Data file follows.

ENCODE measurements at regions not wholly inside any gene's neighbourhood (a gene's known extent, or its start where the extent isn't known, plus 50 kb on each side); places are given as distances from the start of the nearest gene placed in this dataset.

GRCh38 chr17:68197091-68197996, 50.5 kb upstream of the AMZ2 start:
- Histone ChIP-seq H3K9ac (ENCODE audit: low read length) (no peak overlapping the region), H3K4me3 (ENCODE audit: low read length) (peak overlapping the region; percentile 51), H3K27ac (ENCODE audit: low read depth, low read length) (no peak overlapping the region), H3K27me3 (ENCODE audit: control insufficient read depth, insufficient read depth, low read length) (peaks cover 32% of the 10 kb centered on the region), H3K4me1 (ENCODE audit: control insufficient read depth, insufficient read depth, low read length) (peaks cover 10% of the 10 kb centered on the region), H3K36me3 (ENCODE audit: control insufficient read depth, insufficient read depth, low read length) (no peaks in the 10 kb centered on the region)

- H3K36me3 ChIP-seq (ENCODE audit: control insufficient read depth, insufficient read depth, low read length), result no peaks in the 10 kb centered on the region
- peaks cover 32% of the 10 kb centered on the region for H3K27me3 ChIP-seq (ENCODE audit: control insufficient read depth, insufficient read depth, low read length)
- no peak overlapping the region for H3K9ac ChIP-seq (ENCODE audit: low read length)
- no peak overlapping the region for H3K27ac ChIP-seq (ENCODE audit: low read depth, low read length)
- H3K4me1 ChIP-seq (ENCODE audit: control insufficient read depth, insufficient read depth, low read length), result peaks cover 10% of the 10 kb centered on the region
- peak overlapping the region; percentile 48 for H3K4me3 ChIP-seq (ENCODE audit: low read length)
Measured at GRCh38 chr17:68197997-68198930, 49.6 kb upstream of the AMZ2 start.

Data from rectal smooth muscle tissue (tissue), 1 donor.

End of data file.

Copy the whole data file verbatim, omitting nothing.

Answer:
ENCODE measurements at regions not wholly inside any gene's neighbourhood (a gene's known extent, or its start where the extent isn't known, plus 50 kb on each side); places are given as distances from the start of the nearest gene placed in this dataset.

GRCh38 chr17:68197091-68197996, 50.5 kb upstream of the AMZ2 start:
- Histone ChIP-seq H3K9ac (ENCODE audit: low read length) (no peak overlapping the region), H3K4me3 (ENCODE audit: low read length) (peak overlapping the region; percentile 51), H3K27ac (ENCODE audit: low read depth, low read length) (no peak overlapping the region), H3K27me3 (ENCODE audit: control insufficient read depth, insufficient read depth, low read length) (peaks cover 32% of the 10 kb centered on the region), H3K4me1 (ENCODE audit: control insufficient read depth, insufficient read depth, low read length) (peaks cover 10% of the 10 kb centered on the region), H3K36me3 (ENCODE audit: control insufficient read depth, insufficient read depth, low read length) (no peaks in the 10 kb centered on the region)

- H3K36me3 ChIP-seq (ENCODE audit: control insufficient read depth, insufficient read depth, low read length), result no peaks in the 10 kb centered on the region
- peaks cover 32% of the 10 kb centered on the region for H3K27me3 ChIP-seq (ENCODE audit: control insufficient read depth, insufficient read depth, low read length)
- no peak overlapping the region for H3K9ac ChIP-seq (ENCODE audit: low read length)
- no peak overlapping the region for H3K27ac ChIP-seq (ENCODE audit: low read depth, low read length)
- H3K4me1 ChIP-seq (ENCODE audit: control insufficient read depth, insufficient read depth, low read length), result peaks cover 10% of the 10 kb centered on the region
- peak overlapping the region; percentile 48 for H3K4me3 ChIP-seq (ENCODE audit: low read length)
Measured at GRCh38 chr17:68197997-68198930, 49.6 kb upstream of the AMZ2 start.

Data from rectal smooth muscle tissue (tissue), 1 donor.